I don’t know him personally but I don’t imagine that Michael Phelps dives into a pool when he isn’t ready to race. Similarly Usain Bolt might look like he jumped off the viewing stands and popped himself on the starting blocks but in truth his mind and his body are ready to make him the fastest man on dry land. However when we arrive at work we might still be thinking about the argument at home, the traffic jam or the news. We might arrive a bit disheveled, a bit breathless or a tad tired. We might not hear the first few things we are told or notice more than we can take in at a glance of our first customer client or patient. However to perform at our peak we might consider what might get us in the zone so that our performance is not in question.

Picture by Jörn Guy Süß

Are you catering to those who need you?

40 years ago people older than 65 years of age were a minority in the population. In the very near future they will be a significant minority and for some service providers they will be the majority. Healthcare is a good example. However the population may be ageing but it is also changing.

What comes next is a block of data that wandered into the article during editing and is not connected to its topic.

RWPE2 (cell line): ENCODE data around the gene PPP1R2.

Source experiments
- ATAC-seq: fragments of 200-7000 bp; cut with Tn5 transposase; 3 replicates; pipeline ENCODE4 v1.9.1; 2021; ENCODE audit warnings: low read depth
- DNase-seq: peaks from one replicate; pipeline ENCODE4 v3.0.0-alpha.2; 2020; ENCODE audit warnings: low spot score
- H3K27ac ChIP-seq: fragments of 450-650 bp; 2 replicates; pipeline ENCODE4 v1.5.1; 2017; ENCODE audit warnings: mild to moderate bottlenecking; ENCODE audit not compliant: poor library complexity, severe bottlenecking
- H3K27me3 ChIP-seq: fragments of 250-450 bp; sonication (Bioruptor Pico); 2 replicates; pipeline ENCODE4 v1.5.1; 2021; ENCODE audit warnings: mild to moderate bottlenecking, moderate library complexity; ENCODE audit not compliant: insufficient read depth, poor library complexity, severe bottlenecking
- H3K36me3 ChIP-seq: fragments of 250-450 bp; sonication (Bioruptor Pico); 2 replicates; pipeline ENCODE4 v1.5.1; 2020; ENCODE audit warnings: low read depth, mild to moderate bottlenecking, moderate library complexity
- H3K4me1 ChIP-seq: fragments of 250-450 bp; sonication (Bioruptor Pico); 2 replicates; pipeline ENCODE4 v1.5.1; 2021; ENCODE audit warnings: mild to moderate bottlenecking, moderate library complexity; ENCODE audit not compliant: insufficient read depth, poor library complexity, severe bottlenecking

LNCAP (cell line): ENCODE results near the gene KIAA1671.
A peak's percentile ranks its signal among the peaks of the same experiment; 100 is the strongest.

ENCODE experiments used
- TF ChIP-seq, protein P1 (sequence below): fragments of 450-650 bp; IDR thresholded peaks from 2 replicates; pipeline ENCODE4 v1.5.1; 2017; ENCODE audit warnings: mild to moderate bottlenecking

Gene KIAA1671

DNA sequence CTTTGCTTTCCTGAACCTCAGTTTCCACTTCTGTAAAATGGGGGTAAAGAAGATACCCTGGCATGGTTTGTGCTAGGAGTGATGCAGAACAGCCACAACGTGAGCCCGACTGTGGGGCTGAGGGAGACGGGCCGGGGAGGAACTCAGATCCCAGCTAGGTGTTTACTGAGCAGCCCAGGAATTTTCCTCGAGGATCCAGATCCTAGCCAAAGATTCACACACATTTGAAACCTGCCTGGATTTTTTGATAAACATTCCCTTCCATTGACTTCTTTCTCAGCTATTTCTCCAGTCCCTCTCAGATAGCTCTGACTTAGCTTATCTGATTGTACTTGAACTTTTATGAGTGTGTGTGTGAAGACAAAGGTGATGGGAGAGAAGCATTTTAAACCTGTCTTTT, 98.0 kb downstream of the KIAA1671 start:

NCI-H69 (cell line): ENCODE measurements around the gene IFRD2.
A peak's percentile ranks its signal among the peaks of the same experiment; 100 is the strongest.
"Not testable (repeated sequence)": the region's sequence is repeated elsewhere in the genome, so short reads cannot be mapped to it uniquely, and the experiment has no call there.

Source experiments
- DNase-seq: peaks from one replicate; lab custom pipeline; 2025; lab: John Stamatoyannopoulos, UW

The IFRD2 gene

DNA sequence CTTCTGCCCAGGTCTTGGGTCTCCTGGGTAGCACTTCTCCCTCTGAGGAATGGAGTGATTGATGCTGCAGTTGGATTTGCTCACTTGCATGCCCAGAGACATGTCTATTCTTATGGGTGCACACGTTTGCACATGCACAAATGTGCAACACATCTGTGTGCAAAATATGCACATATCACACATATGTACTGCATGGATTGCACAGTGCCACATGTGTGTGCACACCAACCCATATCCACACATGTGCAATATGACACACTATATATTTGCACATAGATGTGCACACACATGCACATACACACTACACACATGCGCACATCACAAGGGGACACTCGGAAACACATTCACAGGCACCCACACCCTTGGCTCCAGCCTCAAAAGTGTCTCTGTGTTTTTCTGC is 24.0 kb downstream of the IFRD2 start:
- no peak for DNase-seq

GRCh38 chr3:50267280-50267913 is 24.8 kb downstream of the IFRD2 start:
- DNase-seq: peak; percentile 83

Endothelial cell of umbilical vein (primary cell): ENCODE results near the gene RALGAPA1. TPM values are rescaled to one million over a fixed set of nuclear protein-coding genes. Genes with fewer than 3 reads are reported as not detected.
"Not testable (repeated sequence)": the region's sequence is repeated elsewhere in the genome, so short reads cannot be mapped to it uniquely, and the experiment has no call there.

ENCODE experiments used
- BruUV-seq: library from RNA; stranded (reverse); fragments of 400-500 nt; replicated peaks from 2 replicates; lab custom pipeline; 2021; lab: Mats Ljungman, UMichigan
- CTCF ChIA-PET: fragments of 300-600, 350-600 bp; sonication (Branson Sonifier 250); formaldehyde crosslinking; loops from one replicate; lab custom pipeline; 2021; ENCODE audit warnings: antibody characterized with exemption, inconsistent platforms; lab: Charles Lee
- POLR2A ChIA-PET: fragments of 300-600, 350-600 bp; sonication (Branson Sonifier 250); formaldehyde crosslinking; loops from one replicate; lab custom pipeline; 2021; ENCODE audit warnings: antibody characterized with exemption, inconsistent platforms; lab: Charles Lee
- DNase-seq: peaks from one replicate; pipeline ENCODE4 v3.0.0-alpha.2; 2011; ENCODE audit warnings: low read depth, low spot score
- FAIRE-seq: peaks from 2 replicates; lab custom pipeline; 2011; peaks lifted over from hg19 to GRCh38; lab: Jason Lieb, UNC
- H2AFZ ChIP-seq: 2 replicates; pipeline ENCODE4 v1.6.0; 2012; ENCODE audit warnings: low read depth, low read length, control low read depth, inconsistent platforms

This aging population has many options from which to choose and they are looking for more than just a particular retailer, restaurant, product or service. They want their purchase to count: to satisfy mental, emotional and even spiritual needs as well. Older consumers: Redefining Health and Wellness as they age.

How has this been factored into your plans for how you will respond?

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Do your words strike a discordant chord?

Most upper respiratory tract infections are caused by viruses. However saying that to a parent with a sick child doesn’t always help:

Parent 2: They think they make you feel better saying it’s a virus…but they make you feel worse

Parent 7: When they say it’s a virus, I mean what kind of virus? Just where does it come from? Parent 1: You’re none the wiser how they got it, what you can do, how long it will go on…

Parent 5: You feel you’re no further forward…you just have to accept it if they don’t explain further, I would like to know…

Parent 2: It’s an unknown thing to a doctor, they can’t pinpoint it, they don’t know really…

Parent 1: I feel a bit annoyed really because you think they’ve studied for years to learn that and I haven’t studied at all, you feel dissatisfied as if you wanted to hear something more…you just wish that everything was clean cut

Parent 4: At least if you really knew what it was then it’s easier to cope with (Group 3) Joe Kai BMJ 1996

What do you say in these circumstances?